Somehow, despite the massive worldwide success of The Avengers — it’s at $702 million right now, although that sum doesn’t take into consideration the fact that I might go see it three more times tonight — director/nerd-hero Joss Whedon remains not a jerk. How do we know? Because he posted a roundly endearing message to his longtime fans on his website (found via THR), addressed to all the diehards who elevated Buffy to "classic TV" status through their constant sponsorship, and suffered through the early cancellations of Firefly and Dollhouse, and even sat through that one episode of Glee he directed. The gist: Joss Whedon knows how weird it is that Joss Whedon has now directed an all-time box office smash, and Joss Whedon promises that all that money will not change Joss Whedon. As the man says, “If you think topping a box office record compares with someone telling you your work helped them through a rough time, you're probably new here.” And then again: “For the record, and despite my inhuman distance from the joy-joy of it: topping a box office record is super-dope. I'm an alien, not a robot.”
Here’s a big chunk of it. Head over to Whedonesque.com to read the rest:
Well, it's been quite a weekend. Someday, long from now, I will even have an emotional reaction to it, like a person would. I can't wait! But before I become blinded by this "emotion" experience, there's a few things I'd like to say. Well, type.
People have told me that this matters, that my life is about to change. I am sure that is true. And change is good — change is exciting. I think — not to jinx it — that I may finally be recognized at Comiccon. Imagine! Also, with my percentage of "the Avengers" gross, I can afford to buy ... [gets call from agent. Weeps manfully. Resumes typing.] ... a fine meal. But REALLY fine, with truffles and s#!+. And I can get a studio to finance my dream project, the reboot of "Air Bud" that we all feel is so long overdue. (He could play Jai Alai! Think of the emotional ramifications of JAI ALAI!!!!)
What doesn't change is anything that matters. What doesn't change is that I've had the smartest, most loyal, most passionate, most articulate group of — I'm not even gonna say fans. I'm going with "peeps" — that any cult oddity such as my bad self could have dreamt of. When almost no one was watching, when people probably should have STOPPED watching, I've had three constants: my family and friends, my collaborators (often the same), and y'all. A lot of stories have come out about my "dark years," and how I'm "unrecognized" ... I love these stories, because they make me seem super-important, but I have never felt the darkness (and I'm ALL about my darkness) that they described. Because I have so much. I have people, in my life, on this site, in places I've yet to discover, that always made me feel the truth of success: an artist and an audience communicating. Communicating to the point of collaborating. I've thought, "maybe I'm over; maybe I've said my piece". But never with fear. Never with rancor. Because of y'all. Because you knew me when. If you think topping a box office record compares with someone telling you your work helped them through a rough time, you're probably new here. (For the record, and despite my inhuman distance from the joy-joy of it: topping a box office record is super-dope. I'm an alien, not a robot.) So this is me, saying thank you. All of you. You've taken as much guff for loving my work as I have for over-writing it, and you deserve, in this our time of streaming into the main, to crow.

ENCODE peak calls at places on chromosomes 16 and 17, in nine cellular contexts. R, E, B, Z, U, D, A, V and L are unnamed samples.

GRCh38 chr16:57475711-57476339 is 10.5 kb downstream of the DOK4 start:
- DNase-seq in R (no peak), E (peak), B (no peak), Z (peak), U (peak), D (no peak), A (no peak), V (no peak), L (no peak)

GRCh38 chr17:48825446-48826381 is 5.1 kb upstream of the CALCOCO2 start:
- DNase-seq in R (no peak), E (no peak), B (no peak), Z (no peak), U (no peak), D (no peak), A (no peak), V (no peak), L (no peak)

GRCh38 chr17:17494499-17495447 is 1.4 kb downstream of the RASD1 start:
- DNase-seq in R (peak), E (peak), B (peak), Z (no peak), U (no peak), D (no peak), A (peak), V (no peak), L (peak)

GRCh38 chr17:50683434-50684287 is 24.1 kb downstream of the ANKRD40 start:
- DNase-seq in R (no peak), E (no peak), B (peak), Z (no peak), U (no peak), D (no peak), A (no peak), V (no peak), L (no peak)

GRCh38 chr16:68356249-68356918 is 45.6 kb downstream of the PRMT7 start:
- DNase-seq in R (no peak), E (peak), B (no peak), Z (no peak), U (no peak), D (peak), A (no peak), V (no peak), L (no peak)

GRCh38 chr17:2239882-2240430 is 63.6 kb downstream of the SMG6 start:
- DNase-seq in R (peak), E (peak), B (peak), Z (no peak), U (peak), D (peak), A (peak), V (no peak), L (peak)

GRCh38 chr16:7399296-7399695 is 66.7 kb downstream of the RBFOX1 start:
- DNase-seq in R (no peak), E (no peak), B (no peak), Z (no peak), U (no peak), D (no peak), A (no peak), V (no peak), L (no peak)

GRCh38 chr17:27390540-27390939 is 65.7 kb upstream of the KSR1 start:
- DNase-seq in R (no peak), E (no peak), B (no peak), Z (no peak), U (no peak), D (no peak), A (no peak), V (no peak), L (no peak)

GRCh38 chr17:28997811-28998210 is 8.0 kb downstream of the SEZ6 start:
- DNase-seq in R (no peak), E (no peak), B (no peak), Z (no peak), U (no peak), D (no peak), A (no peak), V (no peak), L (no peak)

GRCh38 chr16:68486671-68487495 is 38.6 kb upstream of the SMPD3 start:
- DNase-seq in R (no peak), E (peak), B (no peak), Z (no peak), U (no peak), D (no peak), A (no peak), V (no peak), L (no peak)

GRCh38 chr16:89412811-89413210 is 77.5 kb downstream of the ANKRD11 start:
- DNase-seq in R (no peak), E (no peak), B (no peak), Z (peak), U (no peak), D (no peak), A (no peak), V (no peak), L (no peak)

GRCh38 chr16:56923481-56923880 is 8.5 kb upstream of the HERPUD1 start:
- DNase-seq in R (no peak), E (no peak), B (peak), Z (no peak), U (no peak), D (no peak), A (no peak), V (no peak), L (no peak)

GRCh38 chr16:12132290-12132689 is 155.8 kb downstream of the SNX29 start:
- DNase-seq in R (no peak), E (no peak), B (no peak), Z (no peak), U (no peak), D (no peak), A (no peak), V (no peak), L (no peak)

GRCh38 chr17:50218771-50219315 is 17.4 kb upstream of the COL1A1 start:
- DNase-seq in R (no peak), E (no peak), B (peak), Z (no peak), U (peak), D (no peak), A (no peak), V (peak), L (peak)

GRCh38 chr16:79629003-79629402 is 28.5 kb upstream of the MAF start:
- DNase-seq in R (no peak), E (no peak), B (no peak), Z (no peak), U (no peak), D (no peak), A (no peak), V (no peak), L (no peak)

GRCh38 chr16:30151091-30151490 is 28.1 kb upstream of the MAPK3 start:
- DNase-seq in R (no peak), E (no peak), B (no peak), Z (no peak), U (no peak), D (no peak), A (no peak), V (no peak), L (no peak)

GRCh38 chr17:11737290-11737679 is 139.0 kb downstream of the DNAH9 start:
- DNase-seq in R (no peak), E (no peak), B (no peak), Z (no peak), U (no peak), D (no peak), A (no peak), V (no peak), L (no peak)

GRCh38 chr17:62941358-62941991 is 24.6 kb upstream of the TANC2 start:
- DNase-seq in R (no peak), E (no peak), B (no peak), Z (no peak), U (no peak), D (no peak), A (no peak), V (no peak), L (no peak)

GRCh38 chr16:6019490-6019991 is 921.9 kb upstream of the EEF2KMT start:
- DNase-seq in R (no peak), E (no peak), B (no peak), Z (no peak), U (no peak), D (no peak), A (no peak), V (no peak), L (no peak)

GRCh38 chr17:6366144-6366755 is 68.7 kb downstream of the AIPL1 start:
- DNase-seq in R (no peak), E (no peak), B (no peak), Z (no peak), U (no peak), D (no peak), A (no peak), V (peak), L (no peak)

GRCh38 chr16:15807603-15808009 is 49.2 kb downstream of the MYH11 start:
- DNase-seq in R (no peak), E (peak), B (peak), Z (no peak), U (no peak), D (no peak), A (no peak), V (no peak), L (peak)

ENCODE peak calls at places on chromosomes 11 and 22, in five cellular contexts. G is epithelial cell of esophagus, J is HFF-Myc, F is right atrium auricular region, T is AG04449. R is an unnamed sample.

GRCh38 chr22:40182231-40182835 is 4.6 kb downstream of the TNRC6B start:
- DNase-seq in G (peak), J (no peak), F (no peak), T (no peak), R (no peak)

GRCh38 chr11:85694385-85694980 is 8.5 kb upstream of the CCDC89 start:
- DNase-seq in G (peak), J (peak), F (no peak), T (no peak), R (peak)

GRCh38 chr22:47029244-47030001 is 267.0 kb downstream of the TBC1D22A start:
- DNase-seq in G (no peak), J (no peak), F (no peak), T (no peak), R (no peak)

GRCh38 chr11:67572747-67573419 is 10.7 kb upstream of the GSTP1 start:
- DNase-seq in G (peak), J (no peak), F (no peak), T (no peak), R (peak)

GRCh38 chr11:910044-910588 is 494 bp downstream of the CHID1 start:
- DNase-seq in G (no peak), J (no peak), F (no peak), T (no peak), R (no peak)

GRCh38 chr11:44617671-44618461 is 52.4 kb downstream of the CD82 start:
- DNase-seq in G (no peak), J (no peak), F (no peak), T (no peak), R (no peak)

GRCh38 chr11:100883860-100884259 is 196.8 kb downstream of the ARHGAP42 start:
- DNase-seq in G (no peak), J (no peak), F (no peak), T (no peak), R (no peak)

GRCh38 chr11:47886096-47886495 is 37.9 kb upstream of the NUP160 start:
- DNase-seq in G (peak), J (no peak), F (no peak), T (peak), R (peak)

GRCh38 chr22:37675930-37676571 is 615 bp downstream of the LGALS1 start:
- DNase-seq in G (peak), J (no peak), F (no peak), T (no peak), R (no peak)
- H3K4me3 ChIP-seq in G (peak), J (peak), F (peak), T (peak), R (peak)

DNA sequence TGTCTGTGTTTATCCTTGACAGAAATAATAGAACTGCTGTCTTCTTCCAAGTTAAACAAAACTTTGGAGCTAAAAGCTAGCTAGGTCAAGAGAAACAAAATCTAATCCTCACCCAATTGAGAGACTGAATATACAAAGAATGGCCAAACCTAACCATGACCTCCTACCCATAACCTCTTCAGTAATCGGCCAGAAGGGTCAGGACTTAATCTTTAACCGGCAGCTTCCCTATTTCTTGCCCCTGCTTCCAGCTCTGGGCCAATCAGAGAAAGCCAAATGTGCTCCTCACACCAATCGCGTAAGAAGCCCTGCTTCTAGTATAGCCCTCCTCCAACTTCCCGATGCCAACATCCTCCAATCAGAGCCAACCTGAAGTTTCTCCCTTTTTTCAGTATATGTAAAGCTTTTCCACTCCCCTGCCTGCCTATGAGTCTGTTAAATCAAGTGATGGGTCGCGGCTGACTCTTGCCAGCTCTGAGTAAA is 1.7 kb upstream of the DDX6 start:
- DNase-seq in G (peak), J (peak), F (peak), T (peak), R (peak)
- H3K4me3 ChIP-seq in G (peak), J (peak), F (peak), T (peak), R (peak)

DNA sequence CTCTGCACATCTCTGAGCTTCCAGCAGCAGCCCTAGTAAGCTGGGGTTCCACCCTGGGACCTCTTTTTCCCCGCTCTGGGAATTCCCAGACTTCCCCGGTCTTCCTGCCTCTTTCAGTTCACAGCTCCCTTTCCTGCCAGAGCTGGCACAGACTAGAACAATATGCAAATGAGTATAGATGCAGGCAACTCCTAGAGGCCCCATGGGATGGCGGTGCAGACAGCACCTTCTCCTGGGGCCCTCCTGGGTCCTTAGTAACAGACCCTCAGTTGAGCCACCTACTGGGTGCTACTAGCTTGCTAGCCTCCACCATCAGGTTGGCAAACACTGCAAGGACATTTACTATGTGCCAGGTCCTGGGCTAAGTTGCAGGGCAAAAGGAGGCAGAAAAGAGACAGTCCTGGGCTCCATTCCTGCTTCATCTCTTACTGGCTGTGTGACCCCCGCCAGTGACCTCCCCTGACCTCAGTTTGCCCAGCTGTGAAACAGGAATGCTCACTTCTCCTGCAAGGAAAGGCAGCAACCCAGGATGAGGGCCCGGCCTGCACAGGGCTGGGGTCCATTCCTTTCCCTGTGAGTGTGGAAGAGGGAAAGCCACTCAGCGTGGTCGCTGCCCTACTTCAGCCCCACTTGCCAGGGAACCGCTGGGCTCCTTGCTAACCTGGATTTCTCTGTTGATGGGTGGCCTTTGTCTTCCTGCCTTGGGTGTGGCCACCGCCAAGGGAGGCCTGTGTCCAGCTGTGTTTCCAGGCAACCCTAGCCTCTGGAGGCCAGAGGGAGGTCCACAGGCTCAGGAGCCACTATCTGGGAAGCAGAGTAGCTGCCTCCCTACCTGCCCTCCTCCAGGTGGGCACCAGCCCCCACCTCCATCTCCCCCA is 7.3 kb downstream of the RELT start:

Can it really last? Can Whedon stay this grounded even as Avengers mints ever more sweet, sweet cash? Sure, yeah, why not — although we’ll be monitoring the situation just in case. As soon as Joss steps even one foot on the grounds of a Maserati dealership, we will let you know.